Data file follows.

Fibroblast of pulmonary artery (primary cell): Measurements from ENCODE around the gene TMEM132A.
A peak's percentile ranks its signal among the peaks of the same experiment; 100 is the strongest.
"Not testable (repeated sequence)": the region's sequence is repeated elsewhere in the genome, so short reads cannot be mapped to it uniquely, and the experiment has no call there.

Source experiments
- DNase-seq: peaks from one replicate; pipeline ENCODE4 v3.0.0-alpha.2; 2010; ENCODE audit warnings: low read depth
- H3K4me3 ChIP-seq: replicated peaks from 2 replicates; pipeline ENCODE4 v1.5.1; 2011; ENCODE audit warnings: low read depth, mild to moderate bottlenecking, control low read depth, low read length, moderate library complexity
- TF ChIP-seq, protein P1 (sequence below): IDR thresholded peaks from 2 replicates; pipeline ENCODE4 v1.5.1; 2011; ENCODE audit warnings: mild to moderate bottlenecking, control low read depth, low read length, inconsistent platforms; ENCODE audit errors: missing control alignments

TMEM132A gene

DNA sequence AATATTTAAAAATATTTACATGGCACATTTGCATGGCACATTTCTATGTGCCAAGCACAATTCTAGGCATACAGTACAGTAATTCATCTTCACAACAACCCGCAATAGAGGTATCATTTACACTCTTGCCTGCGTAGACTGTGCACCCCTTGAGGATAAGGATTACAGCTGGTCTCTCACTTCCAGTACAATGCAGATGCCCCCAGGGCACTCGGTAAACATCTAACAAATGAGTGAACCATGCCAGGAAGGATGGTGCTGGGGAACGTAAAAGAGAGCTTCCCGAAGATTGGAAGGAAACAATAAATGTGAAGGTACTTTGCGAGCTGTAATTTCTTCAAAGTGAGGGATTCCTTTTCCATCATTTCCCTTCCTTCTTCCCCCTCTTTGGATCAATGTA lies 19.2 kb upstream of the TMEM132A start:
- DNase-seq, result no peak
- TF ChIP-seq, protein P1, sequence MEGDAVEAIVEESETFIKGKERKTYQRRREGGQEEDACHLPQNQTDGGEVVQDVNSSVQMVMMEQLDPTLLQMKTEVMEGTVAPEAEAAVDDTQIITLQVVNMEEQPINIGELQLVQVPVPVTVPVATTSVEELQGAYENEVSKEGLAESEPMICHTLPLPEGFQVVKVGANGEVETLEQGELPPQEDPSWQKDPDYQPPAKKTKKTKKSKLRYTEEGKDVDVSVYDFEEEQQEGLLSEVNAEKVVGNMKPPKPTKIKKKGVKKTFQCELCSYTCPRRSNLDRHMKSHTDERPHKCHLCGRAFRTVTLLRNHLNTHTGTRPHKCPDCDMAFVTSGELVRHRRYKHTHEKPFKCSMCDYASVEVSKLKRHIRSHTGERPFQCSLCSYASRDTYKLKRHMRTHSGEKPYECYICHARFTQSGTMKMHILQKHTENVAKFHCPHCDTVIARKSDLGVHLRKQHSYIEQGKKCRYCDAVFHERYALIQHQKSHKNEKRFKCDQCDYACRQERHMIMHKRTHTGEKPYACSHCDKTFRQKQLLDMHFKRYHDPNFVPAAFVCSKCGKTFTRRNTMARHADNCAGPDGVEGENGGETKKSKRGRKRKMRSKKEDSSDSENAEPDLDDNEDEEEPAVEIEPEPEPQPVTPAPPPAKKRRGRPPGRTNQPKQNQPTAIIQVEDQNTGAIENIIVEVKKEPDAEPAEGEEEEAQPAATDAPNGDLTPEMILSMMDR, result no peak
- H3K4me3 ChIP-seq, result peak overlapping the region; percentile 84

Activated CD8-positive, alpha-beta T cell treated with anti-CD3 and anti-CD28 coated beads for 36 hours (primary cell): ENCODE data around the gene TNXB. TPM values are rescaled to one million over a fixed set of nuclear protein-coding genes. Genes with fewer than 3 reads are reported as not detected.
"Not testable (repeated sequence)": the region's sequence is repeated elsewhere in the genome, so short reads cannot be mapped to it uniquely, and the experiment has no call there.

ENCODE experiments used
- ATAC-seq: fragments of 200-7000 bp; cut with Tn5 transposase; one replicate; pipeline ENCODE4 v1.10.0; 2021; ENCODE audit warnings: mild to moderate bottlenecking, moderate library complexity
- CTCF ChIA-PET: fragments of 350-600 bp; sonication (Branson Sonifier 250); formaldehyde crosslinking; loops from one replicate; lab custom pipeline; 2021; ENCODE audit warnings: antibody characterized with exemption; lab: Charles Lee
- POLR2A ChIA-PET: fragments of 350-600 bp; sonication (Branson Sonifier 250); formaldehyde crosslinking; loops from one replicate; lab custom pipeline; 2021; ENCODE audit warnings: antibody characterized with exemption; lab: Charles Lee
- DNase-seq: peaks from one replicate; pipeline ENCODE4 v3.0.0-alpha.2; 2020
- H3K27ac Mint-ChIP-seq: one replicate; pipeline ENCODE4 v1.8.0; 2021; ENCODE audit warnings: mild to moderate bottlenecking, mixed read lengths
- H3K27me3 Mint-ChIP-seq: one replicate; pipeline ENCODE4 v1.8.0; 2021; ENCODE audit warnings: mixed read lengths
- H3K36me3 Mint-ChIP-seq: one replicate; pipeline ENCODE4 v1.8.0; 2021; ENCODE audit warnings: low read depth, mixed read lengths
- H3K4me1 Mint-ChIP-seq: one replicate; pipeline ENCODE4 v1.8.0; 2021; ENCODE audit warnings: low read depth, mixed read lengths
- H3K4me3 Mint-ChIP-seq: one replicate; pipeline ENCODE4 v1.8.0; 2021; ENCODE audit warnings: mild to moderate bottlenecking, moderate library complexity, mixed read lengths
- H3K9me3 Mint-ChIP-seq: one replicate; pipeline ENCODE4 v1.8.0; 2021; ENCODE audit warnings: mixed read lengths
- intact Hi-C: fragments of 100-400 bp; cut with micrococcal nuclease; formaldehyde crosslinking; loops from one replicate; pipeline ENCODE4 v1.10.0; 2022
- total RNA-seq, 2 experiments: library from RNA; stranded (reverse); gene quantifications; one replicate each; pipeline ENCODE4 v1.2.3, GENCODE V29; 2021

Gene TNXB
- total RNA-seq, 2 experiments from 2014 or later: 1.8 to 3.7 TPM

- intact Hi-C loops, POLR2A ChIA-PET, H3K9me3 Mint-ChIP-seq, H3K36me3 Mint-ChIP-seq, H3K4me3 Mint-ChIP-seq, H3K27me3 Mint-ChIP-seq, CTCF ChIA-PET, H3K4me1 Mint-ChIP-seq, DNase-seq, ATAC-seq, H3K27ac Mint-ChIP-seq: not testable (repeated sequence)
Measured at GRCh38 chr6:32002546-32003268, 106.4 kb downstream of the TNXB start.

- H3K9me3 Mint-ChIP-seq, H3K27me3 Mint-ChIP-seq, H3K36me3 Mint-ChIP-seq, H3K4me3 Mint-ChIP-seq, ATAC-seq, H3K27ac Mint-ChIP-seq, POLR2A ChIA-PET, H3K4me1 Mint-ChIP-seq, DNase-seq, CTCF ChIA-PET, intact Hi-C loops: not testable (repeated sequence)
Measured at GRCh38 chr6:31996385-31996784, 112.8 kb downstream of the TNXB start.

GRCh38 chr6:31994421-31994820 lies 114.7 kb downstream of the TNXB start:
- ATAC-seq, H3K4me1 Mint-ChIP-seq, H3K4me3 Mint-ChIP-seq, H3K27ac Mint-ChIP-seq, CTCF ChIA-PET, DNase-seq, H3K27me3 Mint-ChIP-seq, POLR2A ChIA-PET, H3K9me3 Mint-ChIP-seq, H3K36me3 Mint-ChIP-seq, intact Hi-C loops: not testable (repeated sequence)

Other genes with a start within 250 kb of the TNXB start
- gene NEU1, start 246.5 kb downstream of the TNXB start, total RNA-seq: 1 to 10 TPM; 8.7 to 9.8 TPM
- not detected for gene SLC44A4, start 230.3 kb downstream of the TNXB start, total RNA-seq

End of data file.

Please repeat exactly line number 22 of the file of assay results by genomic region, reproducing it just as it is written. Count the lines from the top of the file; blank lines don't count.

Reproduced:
- H3K36me3 Mint-ChIP-seq: one replicate; pipeline ENCODE4 v1.8.0; 2021; ENCODE audit warnings: low read depth, mixed read lengths